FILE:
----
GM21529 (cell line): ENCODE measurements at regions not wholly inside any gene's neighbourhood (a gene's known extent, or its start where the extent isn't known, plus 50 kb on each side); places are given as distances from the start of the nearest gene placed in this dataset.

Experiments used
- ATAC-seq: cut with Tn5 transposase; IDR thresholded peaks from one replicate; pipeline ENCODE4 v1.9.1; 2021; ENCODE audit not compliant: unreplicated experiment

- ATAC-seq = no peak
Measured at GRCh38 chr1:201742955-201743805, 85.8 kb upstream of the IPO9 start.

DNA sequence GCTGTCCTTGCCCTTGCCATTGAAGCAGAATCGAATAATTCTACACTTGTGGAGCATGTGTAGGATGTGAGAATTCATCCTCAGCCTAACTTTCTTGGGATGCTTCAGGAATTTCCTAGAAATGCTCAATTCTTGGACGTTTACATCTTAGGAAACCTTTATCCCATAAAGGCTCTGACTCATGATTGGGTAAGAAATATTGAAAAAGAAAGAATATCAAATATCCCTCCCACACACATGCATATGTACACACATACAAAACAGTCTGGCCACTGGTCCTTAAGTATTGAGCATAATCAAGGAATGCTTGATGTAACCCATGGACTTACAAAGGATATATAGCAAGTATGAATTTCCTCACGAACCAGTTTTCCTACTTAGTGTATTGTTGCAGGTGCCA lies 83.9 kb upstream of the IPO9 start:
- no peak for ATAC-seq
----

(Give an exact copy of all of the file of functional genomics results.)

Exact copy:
GM21529 (cell line): ENCODE measurements at regions not wholly inside any gene's neighbourhood (a gene's known extent, or its start where the extent isn't known, plus 50 kb on each side); places are given as distances from the start of the nearest gene placed in this dataset.

Experiments used
- ATAC-seq: cut with Tn5 transposase; IDR thresholded peaks from one replicate; pipeline ENCODE4 v1.9.1; 2021; ENCODE audit not compliant: unreplicated experiment

- ATAC-seq = no peak
Measured at GRCh38 chr1:201742955-201743805, 85.8 kb upstream of the IPO9 start.

DNA sequence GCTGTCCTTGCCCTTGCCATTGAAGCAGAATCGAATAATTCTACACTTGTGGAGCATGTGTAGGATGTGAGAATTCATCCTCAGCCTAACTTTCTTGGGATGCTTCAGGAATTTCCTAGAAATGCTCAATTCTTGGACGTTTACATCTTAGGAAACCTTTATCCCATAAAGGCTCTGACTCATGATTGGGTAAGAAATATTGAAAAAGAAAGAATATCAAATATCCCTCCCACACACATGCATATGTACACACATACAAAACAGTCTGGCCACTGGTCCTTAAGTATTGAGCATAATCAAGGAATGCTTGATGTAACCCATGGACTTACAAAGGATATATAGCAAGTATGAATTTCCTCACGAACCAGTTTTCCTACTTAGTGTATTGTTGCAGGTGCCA lies 83.9 kb upstream of the IPO9 start:
- no peak for ATAC-seq